0

I'm used to typing typographically correct English quotation marks as follows:

``text goes here"

In usual LaTeX documents this will work, no questions asked. When I use Markdown in Jupyter notebooks, however, this does not always seem to work. Using PyCharm 2023.1.3 (Professional Edition) the quotation marks are displayed correctly: Quotation Marks in PyCharm

When I take a look at the exact same Notebook file in e.g. Github, the same text is displayed as follows:

Quotation Marks in Github

Both seem to use LaTeX in their Markdown texts. Yet somehow they are still displayed differently. I wonder where the technical background for these differences lies? Also, is there an alternative way of typing these quotation marks?

MWE for the output above:

> [...]
>
> Consider the case where a word sequence $\alpha$ is a sub-sequence of $\beta$ (for example $\alpha = \textrm{``in spite"}, \beta = \textrm{``in spite of"}$. Then, we have:
> $f(\alpha) \geq f(\beta)$
> Further, the word sequence $\alpha, f(\beta)$ times out of $f(\alpha)$ times, will be identified as $\beta$. Thus, the actual reduced cost for $\alpha$ is defined as:
> $K(\alpha) = \left(\left\vert \alpha \right\vert - 1\right) \times \left(f(\alpha) - f(\beta)\right)$

Edit: As @Rmano suggested, I changed the closing quotes to '' instead of using ". As expected, this did not change the output for PyCharm. It did, in fact, change the appearance for Github, but for the worse, displaying the closing quotation marks as two single quotation marks: Output in Github with wrong quotes This does not seem to be a proper solution.

7
  • 5
    ``text goes here" is incorrect tex markup, even though it may work in some fonts, it should be ``text goes here'' that is two ' not one " Commented Jul 6, 2023 at 13:50
  • @DavidCarlisle I added my MWE just now, showing that my quotation marks are, in fact, part of the LaTeX code within my markdown text. It should be correct then, shouldn't it?
    – TiMauzi
    Commented Jul 6, 2023 at 13:53
  • 2
    No, the correct way in LaTeX is always to use the two single straight quotes to close. Some font have a " rendering that is the same as the effect of '', but you never know. If that thing is automatically generated, is still wrong ;-).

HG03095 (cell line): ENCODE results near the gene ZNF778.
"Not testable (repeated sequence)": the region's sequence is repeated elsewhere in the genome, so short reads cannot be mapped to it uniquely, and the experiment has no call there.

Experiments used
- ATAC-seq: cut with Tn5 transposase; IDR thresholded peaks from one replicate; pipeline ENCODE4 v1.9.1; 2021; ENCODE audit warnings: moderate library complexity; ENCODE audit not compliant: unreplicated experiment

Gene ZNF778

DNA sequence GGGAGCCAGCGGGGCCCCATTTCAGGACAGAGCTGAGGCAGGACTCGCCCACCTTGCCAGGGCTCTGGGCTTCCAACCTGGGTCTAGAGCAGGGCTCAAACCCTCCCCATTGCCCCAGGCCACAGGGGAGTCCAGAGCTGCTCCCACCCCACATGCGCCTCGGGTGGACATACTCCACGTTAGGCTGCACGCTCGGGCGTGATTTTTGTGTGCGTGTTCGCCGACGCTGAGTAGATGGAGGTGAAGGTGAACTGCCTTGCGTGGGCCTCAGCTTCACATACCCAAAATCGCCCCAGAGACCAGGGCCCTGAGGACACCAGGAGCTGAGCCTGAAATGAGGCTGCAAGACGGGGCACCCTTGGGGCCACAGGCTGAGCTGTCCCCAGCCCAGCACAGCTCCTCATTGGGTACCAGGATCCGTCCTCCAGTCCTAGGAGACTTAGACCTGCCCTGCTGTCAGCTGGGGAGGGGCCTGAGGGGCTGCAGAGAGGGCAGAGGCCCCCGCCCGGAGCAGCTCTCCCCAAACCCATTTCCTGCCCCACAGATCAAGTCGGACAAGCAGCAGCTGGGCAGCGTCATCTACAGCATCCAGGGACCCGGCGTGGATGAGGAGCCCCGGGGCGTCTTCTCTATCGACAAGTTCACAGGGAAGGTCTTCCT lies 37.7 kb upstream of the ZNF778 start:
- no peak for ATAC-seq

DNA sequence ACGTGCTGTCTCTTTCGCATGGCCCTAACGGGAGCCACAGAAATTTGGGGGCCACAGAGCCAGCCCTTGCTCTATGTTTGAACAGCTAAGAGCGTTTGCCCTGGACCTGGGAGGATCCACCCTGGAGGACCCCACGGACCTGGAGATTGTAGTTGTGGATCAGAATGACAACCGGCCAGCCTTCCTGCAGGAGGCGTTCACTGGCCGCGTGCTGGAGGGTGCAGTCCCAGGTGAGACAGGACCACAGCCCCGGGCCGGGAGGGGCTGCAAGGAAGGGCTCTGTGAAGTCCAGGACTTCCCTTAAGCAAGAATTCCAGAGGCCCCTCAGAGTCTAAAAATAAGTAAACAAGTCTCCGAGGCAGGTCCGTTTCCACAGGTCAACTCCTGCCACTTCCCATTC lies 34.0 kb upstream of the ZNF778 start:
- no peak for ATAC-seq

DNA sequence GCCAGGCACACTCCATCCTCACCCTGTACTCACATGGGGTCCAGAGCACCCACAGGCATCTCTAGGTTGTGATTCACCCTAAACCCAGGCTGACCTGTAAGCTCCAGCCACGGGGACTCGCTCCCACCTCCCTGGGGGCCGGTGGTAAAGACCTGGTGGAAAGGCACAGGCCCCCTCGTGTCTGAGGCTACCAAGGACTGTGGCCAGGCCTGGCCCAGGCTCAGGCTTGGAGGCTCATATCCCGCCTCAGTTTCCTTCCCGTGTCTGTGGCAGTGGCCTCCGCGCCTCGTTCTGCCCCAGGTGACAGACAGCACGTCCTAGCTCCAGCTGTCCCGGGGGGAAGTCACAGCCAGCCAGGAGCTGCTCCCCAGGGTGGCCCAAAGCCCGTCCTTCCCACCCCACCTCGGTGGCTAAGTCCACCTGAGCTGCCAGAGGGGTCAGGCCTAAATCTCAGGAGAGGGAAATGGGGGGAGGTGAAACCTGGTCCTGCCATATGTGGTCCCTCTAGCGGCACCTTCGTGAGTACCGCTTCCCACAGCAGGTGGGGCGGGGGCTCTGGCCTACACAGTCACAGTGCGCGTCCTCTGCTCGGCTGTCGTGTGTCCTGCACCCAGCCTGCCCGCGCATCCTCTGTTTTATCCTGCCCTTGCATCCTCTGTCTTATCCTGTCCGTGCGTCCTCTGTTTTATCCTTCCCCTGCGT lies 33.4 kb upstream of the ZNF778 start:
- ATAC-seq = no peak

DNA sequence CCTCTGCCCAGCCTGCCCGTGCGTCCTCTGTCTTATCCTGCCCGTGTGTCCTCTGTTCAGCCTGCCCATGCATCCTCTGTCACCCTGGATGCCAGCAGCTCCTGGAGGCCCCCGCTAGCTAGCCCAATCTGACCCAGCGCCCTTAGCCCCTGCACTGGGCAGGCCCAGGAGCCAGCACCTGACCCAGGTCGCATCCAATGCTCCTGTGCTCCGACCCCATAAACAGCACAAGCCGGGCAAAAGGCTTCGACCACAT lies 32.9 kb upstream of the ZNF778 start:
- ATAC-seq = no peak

– Rmano
    Commented Jul 6, 2023 at 14:00
  • 1
    using latex in markdown is tricky it's not surprising ` is hard as it is a special character for makrdown as on this site making verbatim code xxx Commented Jul 6, 2023 at 14:10
  • 1
    @Rmano This didn't solve anything, it made it worse... I edited my question accordingly.
    – TiMauzi
    Commented Jul 6, 2023 at 14:10

1 Answer 1

3

I wonder where the technical background for these differences lies.

In TeX, `` and '' are ligatures that are typeset as " and " in most fonts. However, this is a convention specific to TeX that does not extend to most other systems. Furthermore, in Jupyter notebooks, writing `` will clash with the Markdown syntax for code spans. Specifically, writing `` twice in a paragraph will interpret the first `` as the beginning of a code span and the second `` as the end of a code span.

Both seem to use LaTeX in their Markdown texts. Yet somehow, they are still displayed differently.

Most Jupyter notebook viewers will only expect (La)TeX inside math. They will usually not expect (La)TeX code and ligatures outside math. Some systems, such as PyCharm, will go the extra mile, but in my experience, that's an exception rather than the rule.

Also, is there an alternative way of typing these quotation marks?

You should type the Unicode characters " and ". Most operating systems provide keyboard shortcuts that you can use. If you only want to prevent clashes with the Markdown syntax, you can type \`\` and ''. This will prevent the interpretation of `` as the beginning/end of a code span, but GitHub will still typeset `` as `` and '' as '', which you may find less appealing than " and ".

You must log in to answer this question.

Not the answer you're looking for? Browse other questions tagged .